Robert Kolb and Charles Arand wrote an incredibly engaging book called The Genius of Luther's Theology: A Wittenburg Way of Thinking for the Contemporary Church. I highly, highly recommend it.
Of the book, Michael Horton writes, "Aside from a few slogans and provocative quotes, Luther's theology is largely unknown in the land that Bonhoeffer called 'Protestantism without the Reformation.' Christianity in America desperately needs the wisdom and penetrating insight into gospel logic that is winsomely introduced in this rewarding volume."
I couldn't agree more.
Buy it. Today.
I was especially gripped by these sentences written in the context of discussing Luther's categories of passive and active righteousness (I'm absolutely convinced that if the church understood these two crucially important categories, most of our confusion with regard to law and gospel, faith and works, would go away. For more on passive and active righteousness read this).
Kolb and Arand write:
Living on the basis of Christ's righteousness involves the recognition that God's judgement contradicts the judgement that others make about us, as well as the judgement we render on ourselves. Daily life–the home, workplace, community, society–provides the context for an unending series of performance evaluations in which our capabilities and competencies are under constant critique. In these settings and relationships, we are forced to consider how others see us and judge us.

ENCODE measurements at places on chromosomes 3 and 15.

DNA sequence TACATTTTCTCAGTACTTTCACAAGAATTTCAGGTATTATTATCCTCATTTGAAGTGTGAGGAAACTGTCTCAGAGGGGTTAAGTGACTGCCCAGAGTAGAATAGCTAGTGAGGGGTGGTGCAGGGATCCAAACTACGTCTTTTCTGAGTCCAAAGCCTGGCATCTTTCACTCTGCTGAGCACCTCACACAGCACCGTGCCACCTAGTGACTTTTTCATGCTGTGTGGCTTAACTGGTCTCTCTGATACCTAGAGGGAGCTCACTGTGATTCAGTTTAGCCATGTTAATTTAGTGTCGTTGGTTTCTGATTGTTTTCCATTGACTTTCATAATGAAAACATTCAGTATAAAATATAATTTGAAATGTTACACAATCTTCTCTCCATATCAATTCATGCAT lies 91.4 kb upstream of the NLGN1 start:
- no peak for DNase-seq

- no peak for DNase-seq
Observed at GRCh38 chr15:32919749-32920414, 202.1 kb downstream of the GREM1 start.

We also have to live with the image that we have of ourselves as we enter the world around us with respect to education, promotions, finances, popularity, and social mobility. Such daily audits of our own self-evaluation and the daily audit of how others evaluate us will continue until death. Nevertheless, the balance sheet does not have the first and last say about my existence.
The passive righteousness of faith ultimately frees us from being determined now and finally by such an audit. It frees me from pronouncing final judgement on myself. The passive righteousness of faith also frees me from what others say about me, for what they say is not the final judgement, but is always provisional.
For faith believes God's gracious judgement despite all empirical evidence to the contrary. In other words, we cling to the promise regardless of how many times instant replays of our weaknesses and failures flash before my eyes.
Indeed, the gospel not only frees us from what others think about us–it frees us from what we think about ourselves.